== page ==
India is a democratic country and right to vote is granted to every citizen of India under the Constitution of India. Under Article 326 of the Constitution of India it is provided that “The elections to the House of the People and to the Legislative Assembly of every State shall be on the basic of adult suffrage; that is to say every person who is a citizen of India and who is not less than eighteen years of age and is not disqualified on the ground of non-residence, unsoundness of mind, crime or corrupt or illegal practice shall be entitled to be registered as a voter”.
Under Section 62 of the Representation of the People Act, 1951 it is provided that “Every person who is, for the time being entered in the electoral roll of any constituency shall be entitled to vote in that constituency”.
In simple words “every Citizen of India who is not less than eighteen years of age is entitled to get enrolled into electoral roll and is entitled to vote in the constituency in which his name is entered in the electoral roll irrespective of caste, creed, religion or gender unless he is disqualified under the Constitution or any other law on the ground of non-residence, unsoundness of mind, crime or corrupt or illegal practice.
However, there was no right and option available for negative voting, that is to say that a voter was compelled to accept one option whether or not the candidate of the constituency was acceptable to him. There was no option to reject all the candidates because neither on the ballot paper nor on electronic voting machines, such a facility was available for voter to express or put their remarks such as no candidate is acceptable to him.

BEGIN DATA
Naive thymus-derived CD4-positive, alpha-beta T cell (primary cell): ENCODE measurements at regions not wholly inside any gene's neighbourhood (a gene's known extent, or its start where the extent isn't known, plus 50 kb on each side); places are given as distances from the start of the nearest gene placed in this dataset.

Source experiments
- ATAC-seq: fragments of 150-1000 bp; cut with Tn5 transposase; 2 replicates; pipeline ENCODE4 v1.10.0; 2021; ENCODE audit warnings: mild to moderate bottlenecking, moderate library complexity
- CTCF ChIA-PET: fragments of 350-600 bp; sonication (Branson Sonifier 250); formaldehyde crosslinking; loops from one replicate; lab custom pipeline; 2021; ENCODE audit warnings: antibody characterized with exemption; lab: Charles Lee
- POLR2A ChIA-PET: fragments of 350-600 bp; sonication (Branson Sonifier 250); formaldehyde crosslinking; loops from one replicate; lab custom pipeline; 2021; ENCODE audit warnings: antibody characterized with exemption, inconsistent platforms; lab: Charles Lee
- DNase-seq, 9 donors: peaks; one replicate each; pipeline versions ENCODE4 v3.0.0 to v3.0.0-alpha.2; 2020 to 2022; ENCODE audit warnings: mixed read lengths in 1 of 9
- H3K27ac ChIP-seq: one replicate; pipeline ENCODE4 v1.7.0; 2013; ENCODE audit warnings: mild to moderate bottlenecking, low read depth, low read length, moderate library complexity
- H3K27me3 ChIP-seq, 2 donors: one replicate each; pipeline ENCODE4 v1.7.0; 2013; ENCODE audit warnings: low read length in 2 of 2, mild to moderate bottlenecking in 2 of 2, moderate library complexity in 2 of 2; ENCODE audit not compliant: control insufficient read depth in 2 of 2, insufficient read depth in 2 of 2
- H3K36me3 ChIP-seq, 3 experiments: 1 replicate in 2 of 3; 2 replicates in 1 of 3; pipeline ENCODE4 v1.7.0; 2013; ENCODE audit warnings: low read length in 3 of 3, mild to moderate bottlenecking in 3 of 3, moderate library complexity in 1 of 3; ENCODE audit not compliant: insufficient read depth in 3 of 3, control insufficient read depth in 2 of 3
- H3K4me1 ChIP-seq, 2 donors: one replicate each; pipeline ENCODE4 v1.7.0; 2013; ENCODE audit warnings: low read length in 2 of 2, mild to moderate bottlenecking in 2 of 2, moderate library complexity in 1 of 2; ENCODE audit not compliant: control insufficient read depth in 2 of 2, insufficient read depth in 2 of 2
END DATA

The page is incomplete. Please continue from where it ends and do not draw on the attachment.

In this process, the Election Commission had received proposals from a large number of socialists and organizations that there should be a provision for a voter to reject all the candidates in the constituency if he does not find them suitable.
The Election Commission recommended that the law should be amended to specifically provide for negative / neutral voting and recommended to amend Rules 22 and 49B of the Conduct of Election Rules, 1961 by adding a provision that in the ballot paper after the entry relating to the last candidate, there shall be a column “none of the above”, to enable a voter to reject all the candidates. Such a proposal was earlier made by the Election Commission in 2001 (vide letter dated 10.12.2001).
Landmark Judgement of Supreme Court of India
The Supreme Court of India pronounced a landmark judgement on Friday, the 27th September 2013 through a bench headed by Chief Justice P Sathasivam, Justice Ranjana Prakash Desai and Justice Ranjan Gogoi while hearing a Petition filed by the People’s Union for Civil Liberties (an NGO) and gave citizens of India the right to reject all candidates in elections. The apex court further instructed the Election Commission to ensure that the Electronic Voting Machines and ballot papers should have a button that will allow the voters to choose “none of the above” option and the right to say “none of the above” should be kept secret. The Apex court further directed Election Commission to spread this message among voters.
The Apex Court further said as following:
"Negative voting would foster purity and vibrancy in elections and negative voting would bring a systemic change in the election process as the political parties will be forced to project clean candidates in polls ".
"If right to vote is statutory right, right to reject candidate is fundamental right of speech and expression under Article 19 (1) (a) of Constitution of India".